TRAINING & EDUCATION: Career Ready Fund the key to graduate’s success in GTA’s tile trade
Amina Dibe / RESCON
Michael Lee can’t believe he gets paid to use his beloved Sigma tile cutter.
“It’s a tool I use every day and the quality at which it cuts tiles cannot be beat,” the 21-year-old tile setter from Markham tells RESCON.
Lee has big plans after graduating from Humber College with a certificate in design, and two diplomas in industrial woodworking and home renovation.
He credits the college’s three programs and participation in RESCON’s career-ready fund initiative for rounding out his knowledge to kickstart his journey into the skilled trades.
Humber graduate and tile setter Michael Lee.
“Humber’s home renovation program helped me prepare for the trades by enforcing the theory behind why things are done a certain way,” Lee says. “What got me interested in tile setting was the ability to use my keen eye for design along with being able to see the finished product.”
While he is satisfied with the money he earns, there is a more important reason for him to set tiles than just salary.
“Being able to work with my hands and produce final products that people can love is why I enjoy tile setting,” says Lee, who also likes to keep busy playing guitar after work. “Plus, the ability to work on various sites keeps the job interesting.”
Through a strategic partnership with Humber’s School of Applied Technology, the Humber/RESCON/ORCCA Skilled Trades pilot program, which started last spring, aimed to place graduates from Humber programs. These included carpentry and home renovations, plumbing techniques, and industrial woodworking. Students were placed for work experience within residential sub-trades such as:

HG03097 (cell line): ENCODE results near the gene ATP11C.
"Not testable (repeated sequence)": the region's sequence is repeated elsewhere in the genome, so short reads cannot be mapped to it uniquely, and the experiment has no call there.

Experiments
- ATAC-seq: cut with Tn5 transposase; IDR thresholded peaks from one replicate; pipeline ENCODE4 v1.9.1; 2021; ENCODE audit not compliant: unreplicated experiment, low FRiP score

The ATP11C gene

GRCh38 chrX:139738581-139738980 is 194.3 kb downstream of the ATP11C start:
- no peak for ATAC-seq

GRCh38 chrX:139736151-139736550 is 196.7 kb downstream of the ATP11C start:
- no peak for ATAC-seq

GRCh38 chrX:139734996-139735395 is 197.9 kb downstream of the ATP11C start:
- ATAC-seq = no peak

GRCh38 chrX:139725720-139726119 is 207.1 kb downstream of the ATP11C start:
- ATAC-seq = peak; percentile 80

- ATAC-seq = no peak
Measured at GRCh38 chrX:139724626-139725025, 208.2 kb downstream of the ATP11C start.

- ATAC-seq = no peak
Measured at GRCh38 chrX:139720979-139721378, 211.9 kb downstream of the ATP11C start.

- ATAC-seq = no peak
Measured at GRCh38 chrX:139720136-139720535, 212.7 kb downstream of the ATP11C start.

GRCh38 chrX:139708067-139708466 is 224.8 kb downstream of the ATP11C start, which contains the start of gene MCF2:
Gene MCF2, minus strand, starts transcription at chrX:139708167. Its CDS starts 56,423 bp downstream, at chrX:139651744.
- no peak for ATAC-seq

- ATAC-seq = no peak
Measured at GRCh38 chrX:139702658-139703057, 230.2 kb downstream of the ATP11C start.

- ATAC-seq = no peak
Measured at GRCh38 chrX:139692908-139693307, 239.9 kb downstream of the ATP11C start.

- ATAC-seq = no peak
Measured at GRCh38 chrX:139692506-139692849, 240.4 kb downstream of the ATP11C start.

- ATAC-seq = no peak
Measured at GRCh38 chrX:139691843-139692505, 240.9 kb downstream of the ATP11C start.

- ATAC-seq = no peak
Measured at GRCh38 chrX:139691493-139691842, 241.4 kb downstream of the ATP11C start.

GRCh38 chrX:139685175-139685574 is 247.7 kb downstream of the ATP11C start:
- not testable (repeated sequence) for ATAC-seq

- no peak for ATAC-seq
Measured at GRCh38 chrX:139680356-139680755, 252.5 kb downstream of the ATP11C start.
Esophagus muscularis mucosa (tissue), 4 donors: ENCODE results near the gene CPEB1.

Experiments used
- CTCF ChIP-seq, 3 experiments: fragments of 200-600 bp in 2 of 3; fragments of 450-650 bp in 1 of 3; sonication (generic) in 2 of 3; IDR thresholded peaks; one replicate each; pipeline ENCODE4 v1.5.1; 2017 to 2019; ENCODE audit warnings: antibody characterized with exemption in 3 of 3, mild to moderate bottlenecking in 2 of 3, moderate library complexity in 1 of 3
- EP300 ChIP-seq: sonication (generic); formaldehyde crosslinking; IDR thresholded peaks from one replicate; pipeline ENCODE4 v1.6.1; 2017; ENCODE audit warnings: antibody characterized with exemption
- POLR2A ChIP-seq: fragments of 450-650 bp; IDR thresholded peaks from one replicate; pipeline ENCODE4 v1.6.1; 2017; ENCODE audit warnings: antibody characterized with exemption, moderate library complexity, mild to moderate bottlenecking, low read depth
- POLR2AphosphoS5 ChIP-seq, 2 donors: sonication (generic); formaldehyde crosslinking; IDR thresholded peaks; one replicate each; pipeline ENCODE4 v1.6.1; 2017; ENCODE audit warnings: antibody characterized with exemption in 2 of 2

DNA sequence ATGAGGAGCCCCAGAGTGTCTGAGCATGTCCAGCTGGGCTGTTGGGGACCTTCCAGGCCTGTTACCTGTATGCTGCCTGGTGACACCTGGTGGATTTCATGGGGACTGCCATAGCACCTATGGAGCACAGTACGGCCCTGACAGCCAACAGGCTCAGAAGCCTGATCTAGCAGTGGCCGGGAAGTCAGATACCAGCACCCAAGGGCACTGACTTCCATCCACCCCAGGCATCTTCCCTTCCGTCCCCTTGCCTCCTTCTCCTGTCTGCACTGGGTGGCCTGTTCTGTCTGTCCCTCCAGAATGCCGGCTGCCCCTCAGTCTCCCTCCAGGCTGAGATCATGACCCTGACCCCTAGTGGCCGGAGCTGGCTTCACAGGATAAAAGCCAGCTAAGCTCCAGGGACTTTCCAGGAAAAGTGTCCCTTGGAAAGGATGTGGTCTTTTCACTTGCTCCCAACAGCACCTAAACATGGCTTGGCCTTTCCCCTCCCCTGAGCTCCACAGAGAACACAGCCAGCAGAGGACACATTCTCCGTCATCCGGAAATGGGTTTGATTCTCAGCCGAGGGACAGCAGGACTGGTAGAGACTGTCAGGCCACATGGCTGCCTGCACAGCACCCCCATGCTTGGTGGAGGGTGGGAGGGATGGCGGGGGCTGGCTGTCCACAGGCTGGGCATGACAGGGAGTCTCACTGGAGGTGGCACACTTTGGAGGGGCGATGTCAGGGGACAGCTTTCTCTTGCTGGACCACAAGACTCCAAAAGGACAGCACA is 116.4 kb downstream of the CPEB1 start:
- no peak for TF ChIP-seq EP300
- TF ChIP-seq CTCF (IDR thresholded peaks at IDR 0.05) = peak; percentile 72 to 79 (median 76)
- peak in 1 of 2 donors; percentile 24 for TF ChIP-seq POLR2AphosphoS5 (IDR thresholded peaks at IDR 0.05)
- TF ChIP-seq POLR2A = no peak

- tile installation
- concrete and drain installation
- high-rise forming
- low-rise framing
- railings installation
Lee participated in the Job Talks Construction video series. The photos of Lee in this blog are courtesy of Job Talks.
Andrew Pariser, chair of ORCCA and vice-president of RESCON, says the pilot program has been a success and both organizations are happy with its results.
“This program not only directly placed graduates in skilled trade positions, but also laid the foundation for future placements by enhancing the co-operation between employers and colleges. This has improved career clarity for graduates and expanded the talent pool for employers,” Pariser says.
A crucial part of the pilot program involved the innovative job-seeker module and curriculum, which provided practical on-site experience to prepare students for work.
“I found that the job-seeker module did help make the transition into the job easier. A lot of what is expected on site was also expected in the classes offered by Humber,” Lee says.
As a tile setter, he says hitting tight deadlines is the biggest challenge on the job, but hard work and a supportive team has ensured success.
See the Job Talks video of Lee at: http://bit.ly/2LzFXtm
“My co-workers reassured me that it would take time to fully hone my skills,” he says. And once he hones those skills, he is keeping his options open to see where his profession takes him.
“I wouldn’t mind staying in the tile setting trade but would like to lead or own my own company,” Lee says.
When asked if he had advice to give to future graduates of the Humber home renovation program, Lee says: “Take your time to learn the trade. It will take time to get to the level you want to be at and you just need to keep at it. You are going to have good days and you will definitely have some bad days, but it is all part of the job and you have to learn to work through them.”
Amina Dibe is a programs and policy analyst at RESCON. Email her at email@example.com.
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